So working on the French at home is important for us. At our parent-teacher interview I put in a request for material to work on his French at home, since he doesn’t get French homework and he zips through his reading and math homework in less than fifteen minutes. I downloaded a couple of free French apps for my iPhone, which he began playing with of his own accord this weekend, and already his accent is improving as he works on reading and spelling numbers, and identifying animals (not even I knew what a pieuvre was!). I’m going to get him a Tintin book from the library next time I’m there, and we’ll read that together before we see the film this Christmas holiday.

Cello is going pretty much as expected. It’s symptomatic of the easy ride he’s having at school that he gets frustrated and upset when practicing because it doesn’t come easily to him. It’s a bit overwhelming for him, and so we have to work on breaking a larger task down into smaller elements. Essentially, a lot of homework and learning comes down to self-discipline, which is one of the reasons I initiated music lessons. Working on good practice habits and attention in lessons will, I hope, carry forward and inform other areas in his life.

4 thoughts on “In Sparky News

  1. Pasley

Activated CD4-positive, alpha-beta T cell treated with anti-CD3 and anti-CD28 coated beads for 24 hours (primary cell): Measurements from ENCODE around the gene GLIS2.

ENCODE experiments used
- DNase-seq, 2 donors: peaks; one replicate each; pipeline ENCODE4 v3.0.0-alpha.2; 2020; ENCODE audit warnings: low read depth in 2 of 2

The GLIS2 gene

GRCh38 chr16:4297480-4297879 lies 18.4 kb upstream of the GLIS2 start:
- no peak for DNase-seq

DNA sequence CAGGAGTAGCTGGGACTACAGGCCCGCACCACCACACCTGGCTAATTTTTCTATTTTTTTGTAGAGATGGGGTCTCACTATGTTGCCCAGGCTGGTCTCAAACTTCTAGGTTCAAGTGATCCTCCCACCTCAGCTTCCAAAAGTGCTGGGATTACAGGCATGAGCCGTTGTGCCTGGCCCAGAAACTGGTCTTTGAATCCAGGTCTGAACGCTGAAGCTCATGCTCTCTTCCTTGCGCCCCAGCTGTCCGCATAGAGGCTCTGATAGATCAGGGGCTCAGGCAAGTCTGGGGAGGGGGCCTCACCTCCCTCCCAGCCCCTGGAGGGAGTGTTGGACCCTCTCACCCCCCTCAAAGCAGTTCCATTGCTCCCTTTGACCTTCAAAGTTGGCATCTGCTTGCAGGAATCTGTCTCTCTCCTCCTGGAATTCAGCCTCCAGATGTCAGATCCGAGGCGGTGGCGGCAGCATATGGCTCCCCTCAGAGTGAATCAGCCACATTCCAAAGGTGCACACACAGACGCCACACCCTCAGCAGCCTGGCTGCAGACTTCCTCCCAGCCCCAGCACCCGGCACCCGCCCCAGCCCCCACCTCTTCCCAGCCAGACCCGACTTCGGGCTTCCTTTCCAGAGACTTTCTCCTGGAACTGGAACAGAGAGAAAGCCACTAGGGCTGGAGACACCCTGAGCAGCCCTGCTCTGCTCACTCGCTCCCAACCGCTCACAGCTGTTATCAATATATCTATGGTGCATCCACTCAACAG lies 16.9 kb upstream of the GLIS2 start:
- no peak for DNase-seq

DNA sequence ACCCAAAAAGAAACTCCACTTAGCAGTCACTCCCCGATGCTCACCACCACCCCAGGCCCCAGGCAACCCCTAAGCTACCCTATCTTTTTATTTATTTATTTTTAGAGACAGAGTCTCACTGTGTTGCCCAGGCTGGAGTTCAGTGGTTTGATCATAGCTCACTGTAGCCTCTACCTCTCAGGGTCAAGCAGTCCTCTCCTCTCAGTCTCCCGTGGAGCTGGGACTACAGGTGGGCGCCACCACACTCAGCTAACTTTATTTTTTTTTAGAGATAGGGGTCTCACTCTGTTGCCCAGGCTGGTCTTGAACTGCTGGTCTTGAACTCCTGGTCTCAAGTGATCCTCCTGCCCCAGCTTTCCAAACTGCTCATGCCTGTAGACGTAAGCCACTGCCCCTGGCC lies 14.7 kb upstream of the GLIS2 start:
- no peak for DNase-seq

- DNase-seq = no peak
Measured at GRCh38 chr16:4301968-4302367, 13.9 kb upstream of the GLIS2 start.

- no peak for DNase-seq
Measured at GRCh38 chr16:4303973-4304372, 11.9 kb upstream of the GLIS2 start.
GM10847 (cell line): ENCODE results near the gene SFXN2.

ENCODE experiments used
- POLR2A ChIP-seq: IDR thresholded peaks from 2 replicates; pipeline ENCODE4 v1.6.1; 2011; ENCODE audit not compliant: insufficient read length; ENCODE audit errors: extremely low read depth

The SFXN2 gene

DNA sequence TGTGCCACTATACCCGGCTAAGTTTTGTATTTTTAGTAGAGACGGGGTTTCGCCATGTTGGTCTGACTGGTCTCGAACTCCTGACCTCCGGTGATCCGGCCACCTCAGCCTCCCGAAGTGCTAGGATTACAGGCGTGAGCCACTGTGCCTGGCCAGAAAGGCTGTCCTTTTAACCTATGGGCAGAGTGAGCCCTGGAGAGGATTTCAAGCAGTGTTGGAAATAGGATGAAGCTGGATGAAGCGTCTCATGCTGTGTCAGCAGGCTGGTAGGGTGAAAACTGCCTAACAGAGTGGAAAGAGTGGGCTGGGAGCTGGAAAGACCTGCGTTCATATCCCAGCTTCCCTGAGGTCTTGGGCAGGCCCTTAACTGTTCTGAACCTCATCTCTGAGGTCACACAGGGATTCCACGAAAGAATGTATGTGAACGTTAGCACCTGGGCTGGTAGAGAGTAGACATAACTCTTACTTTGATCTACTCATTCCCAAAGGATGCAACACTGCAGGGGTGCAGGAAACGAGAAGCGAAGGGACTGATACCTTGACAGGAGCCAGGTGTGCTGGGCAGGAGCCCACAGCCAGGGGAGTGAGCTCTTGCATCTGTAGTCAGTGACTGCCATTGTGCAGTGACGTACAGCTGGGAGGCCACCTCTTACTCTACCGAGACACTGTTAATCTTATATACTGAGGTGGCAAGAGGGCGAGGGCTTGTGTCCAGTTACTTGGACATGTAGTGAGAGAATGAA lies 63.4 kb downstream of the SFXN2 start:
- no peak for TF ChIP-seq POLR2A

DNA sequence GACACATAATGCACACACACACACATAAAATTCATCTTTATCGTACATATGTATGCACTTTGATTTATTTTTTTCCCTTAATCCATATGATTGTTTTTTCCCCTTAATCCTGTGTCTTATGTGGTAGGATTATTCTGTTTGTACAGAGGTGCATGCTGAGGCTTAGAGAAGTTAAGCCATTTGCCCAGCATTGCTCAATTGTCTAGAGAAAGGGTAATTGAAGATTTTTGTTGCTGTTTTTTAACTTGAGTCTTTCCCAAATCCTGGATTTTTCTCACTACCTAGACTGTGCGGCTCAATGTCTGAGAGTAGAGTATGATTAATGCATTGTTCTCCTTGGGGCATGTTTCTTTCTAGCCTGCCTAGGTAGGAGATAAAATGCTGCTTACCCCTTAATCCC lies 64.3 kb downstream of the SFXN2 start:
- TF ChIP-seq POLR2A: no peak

I read these posts, and I find myself getting anxious all over again about our choices for Devon (and Tallis). I know Devon is very strong in French, and she just informed me that she’s been put into a small, advanced group, selected from the already-advanced French class she was in—which is reassuring, until I remind myself that she’s at an English school. I know her French teacher is good, and she’s strict, too. But is it enough to make Devon fluent? Will that really matter so much? I was good in french in school, all the way through high school, and when I went to a French university for my Master’s degree I had to pass a written and an oral exam in French in order to not have to take a French competancy class. The oral part I think in only passed because I had been working part time at a job where I had to speak in French a lot of the time. Otherwise, I dunno. Anyway, I do admire your choice for Liam, even if I’m not sure I agree with it. I think it’s brave, and I hope it works out for him. :)